A few months ago, while eagerly researching my family's purchase of a new vehicle, I delved into hybrids. In my family, we like the idea of driving a hybrid and getting better gas mileage, but given the cost of gas and the amount that we drive, we couldn't justify the additional expense. Your mileage may vary, but recent reports suggest we weren't alone in our decision.

In the broader market, hybrids have been hot. Honda (NYSE:HMC) and Ford (NYSE:F) have had some notable successes, but no company has been as successful as Toyota (NYSE:TM) and its Prius model.

Part of the Prius' success stems from its unique styling and engineering, and a hybrid design that is more robust than competitors' offerings. Given strong Prius sales, conventional wisdom has held that bringing hybrid technology to other existing models would only add to Toyota's success.

An Australian newspaper, The Age, is reporting just the opposite. Hybrid siblings of conventional models such as the Toyota Highlander are not selling nearly as well -- at least not in Japan, the only location mentioned in the story. Why the soft sales? It seems customers are making a direct comparison to the conventional model, and can't justify the nearly 20% cost increase. The story also mentions that this trend bodes poorly for the coming hybrid Camry, and I tend to agree; my wife and I came to the same conclusion.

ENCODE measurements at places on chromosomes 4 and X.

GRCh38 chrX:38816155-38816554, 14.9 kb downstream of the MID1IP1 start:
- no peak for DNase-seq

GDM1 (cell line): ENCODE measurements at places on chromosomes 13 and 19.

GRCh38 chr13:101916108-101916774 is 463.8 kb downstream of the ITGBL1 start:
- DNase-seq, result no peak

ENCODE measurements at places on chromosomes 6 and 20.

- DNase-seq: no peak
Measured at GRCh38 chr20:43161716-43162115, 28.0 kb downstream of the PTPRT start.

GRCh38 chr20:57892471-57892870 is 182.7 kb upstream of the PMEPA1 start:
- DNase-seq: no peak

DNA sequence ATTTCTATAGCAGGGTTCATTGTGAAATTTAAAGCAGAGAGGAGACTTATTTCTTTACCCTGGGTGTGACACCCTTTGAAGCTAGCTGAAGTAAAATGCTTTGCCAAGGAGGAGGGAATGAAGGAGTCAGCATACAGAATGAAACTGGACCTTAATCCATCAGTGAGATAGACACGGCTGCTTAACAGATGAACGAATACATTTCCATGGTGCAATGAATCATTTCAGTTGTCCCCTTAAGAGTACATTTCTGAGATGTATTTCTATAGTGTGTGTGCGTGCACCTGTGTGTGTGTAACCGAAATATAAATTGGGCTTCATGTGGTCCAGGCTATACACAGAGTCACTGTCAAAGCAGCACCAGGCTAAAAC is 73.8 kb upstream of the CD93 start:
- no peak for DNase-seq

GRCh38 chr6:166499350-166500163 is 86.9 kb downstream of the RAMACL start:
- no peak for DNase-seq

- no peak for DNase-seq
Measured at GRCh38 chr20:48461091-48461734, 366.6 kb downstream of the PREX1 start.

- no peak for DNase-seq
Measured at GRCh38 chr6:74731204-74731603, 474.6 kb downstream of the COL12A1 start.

This is an interesting tidbit of information for investors, because developing entirely new hybrid models is considerably more expensive than modifying existing designs.

I still believe that hybrids will work over time, slowly getting cheaper as their technology improves. However, that doesn't guarantee that the companies selling hybrids will perform well as investments. There's simply no reason to believe that hybrids will sell materially more cars, or that one car company can distinguish itself solely with hybrid technology. In short, keep your eye on the technology, but don't go overboard thinking hybrids are the next big thing.

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Nathan Parmelee has no financial interest in any of the companies mentioned. The Motley Fool has an ironclad disclosure policy.